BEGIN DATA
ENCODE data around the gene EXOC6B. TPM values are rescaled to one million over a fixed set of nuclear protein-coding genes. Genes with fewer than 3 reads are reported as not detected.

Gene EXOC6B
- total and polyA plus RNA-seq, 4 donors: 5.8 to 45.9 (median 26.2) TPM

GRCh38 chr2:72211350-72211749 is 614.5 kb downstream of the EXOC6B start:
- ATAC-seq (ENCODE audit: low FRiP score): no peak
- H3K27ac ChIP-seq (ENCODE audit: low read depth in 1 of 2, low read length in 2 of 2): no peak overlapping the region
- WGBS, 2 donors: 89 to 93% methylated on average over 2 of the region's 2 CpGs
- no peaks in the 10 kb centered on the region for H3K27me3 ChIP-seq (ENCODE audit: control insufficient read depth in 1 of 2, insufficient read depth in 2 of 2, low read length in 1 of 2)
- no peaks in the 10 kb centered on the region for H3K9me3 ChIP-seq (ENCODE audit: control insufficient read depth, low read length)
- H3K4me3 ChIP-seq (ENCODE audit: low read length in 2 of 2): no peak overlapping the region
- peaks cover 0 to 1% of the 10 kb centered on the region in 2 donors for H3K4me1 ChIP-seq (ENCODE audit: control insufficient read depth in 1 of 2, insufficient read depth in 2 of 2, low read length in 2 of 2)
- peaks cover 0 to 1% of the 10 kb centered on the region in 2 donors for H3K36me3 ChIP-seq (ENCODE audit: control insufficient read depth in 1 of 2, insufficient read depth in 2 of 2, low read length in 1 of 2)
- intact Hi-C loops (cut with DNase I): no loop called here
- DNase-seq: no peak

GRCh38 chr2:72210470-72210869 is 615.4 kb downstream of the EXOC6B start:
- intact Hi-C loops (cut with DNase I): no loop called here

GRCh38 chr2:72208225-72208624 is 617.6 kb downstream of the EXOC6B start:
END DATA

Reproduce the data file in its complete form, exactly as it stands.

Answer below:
ENCODE data around the gene EXOC6B. TPM values are rescaled to one million over a fixed set of nuclear protein-coding genes. Genes with fewer than 3 reads are reported as not detected.

Gene EXOC6B
- total and polyA plus RNA-seq, 4 donors: 5.8 to 45.9 (median 26.2) TPM

GRCh38 chr2:72211350-72211749 is 614.5 kb downstream of the EXOC6B start:
- ATAC-seq (ENCODE audit: low FRiP score): no peak
- H3K27ac ChIP-seq (ENCODE audit: low read depth in 1 of 2, low read length in 2 of 2): no peak overlapping the region
- WGBS, 2 donors: 89 to 93% methylated on average over 2 of the region's 2 CpGs
- no peaks in the 10 kb centered on the region for H3K27me3 ChIP-seq (ENCODE audit: control insufficient read depth in 1 of 2, insufficient read depth in 2 of 2, low read length in 1 of 2)
- no peaks in the 10 kb centered on the region for H3K9me3 ChIP-seq (ENCODE audit: control insufficient read depth, low read length)
- H3K4me3 ChIP-seq (ENCODE audit: low read length in 2 of 2): no peak overlapping the region
- peaks cover 0 to 1% of the 10 kb centered on the region in 2 donors for H3K4me1 ChIP-seq (ENCODE audit: control insufficient read depth in 1 of 2, insufficient read depth in 2 of 2, low read length in 2 of 2)
- peaks cover 0 to 1% of the 10 kb centered on the region in 2 donors for H3K36me3 ChIP-seq (ENCODE audit: control insufficient read depth in 1 of 2, insufficient read depth in 2 of 2, low read length in 1 of 2)
- intact Hi-C loops (cut with DNase I): no loop called here
- DNase-seq: no peak

GRCh38 chr2:72210470-72210869 is 615.4 kb downstream of the EXOC6B start:
- intact Hi-C loops (cut with DNase I): no loop called here

GRCh38 chr2:72208225-72208624 is 617.6 kb downstream of the EXOC6B start: